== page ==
The Oxford American has made True Grit author Charles Portis’s “Motel Life, Lower Reaches” available online for the first time. The piece first appeared in an OA issue from 2003, and it’s also available in Escape Velocity, but you should still read it because it’s Charles Portis, damn it, and you’ve only one life to live in this world. (Related: Hobart just published their “Hotel Culture” issue, which is also worth your time.)
“Writing isn’t entirely mental. You’re a physical being, and sometimes when your writing is broken, it’s your body that needs attention, not your mind.” Rebecca Makkai has some tips for breaking writer’s block and a very cool perspective on writing as a whole person. Pair with our interview with Makkai about her latest novel, The Hundred-Year House.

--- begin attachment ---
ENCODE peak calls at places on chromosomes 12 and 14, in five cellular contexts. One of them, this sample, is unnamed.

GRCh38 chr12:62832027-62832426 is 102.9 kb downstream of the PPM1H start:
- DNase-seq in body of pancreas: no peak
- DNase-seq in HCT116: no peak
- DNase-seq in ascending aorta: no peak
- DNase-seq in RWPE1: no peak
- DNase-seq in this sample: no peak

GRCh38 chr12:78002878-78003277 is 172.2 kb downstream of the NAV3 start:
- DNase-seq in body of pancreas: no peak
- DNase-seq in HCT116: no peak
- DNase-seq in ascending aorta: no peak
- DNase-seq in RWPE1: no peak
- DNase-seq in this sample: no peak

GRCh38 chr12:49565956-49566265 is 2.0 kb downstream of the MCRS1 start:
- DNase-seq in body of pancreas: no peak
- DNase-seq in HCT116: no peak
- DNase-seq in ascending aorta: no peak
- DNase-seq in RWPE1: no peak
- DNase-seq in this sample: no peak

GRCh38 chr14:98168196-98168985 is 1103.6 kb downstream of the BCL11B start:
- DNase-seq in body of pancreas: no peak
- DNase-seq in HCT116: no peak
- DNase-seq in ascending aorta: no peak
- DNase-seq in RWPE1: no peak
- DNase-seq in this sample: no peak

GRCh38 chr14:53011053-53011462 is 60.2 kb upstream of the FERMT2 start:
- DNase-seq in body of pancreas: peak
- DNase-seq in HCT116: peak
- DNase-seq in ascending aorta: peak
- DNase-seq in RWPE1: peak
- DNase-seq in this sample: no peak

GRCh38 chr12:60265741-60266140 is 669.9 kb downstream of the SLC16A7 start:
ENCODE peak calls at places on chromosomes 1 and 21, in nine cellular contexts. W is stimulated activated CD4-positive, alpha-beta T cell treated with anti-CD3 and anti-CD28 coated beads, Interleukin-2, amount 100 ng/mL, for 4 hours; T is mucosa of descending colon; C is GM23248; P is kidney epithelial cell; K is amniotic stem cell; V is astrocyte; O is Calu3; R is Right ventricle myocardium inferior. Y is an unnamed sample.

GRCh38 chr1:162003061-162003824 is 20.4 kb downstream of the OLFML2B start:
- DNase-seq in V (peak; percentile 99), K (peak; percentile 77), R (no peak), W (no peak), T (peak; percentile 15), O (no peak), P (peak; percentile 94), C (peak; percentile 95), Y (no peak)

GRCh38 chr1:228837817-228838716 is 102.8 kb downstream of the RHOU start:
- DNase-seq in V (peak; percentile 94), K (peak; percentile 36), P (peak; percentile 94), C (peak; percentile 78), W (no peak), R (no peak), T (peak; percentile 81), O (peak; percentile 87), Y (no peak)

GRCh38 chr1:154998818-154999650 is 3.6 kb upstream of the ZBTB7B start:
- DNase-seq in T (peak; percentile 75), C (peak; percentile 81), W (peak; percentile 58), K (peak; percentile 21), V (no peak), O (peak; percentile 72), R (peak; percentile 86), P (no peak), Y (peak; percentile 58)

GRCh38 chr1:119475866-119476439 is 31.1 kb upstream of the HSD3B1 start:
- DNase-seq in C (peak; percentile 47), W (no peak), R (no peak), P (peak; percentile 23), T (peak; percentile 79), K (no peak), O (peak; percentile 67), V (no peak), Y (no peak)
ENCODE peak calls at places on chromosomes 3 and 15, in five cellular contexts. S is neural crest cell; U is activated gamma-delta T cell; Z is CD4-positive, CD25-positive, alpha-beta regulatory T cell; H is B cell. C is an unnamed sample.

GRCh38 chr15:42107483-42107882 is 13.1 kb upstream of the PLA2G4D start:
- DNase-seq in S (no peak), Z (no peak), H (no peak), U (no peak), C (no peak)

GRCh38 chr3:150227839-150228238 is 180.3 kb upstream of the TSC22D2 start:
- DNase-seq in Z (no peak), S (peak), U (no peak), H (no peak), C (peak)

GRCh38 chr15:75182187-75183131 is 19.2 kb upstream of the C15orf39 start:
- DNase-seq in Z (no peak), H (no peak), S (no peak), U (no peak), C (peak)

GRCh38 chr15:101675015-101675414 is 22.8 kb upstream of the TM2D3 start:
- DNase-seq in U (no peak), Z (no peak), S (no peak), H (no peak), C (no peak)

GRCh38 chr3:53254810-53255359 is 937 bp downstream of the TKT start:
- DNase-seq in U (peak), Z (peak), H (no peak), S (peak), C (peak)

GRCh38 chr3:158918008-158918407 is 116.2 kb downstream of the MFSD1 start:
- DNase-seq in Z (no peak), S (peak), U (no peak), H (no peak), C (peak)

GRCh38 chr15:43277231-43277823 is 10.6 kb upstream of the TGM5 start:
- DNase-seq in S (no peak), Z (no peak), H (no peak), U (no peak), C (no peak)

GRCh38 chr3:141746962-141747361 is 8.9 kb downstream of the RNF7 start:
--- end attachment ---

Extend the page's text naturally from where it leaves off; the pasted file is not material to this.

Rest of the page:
Adam Mansbach’s “viral,” tongue-in-cheek kids’ book for adults, Go the F–k to Sleep is now out. We interviewed Mansbach years ago, pre-frenzy, about other matters. This week also offers up a pair of much anticipated novels for the literary set, The Astral by Kate Christensen (don’t miss Edan’s interview with Christensen today) and The Curfew by Jesse Ball, and a rather specialized tome for fans of literary history, Nom de Plume: A (Secret) History of Pseudonyms.
We’ve linked to infographics about the life cycle of translated books, but that doesn’t cover the difficulties inherent in translation itself. The New Yorker‘s latest Out Loud podcast tackles this subject as Adam Gopnik talks with Ann Goldstein and Sasha Weiss about priorities in translation and how we identify with the languages we use.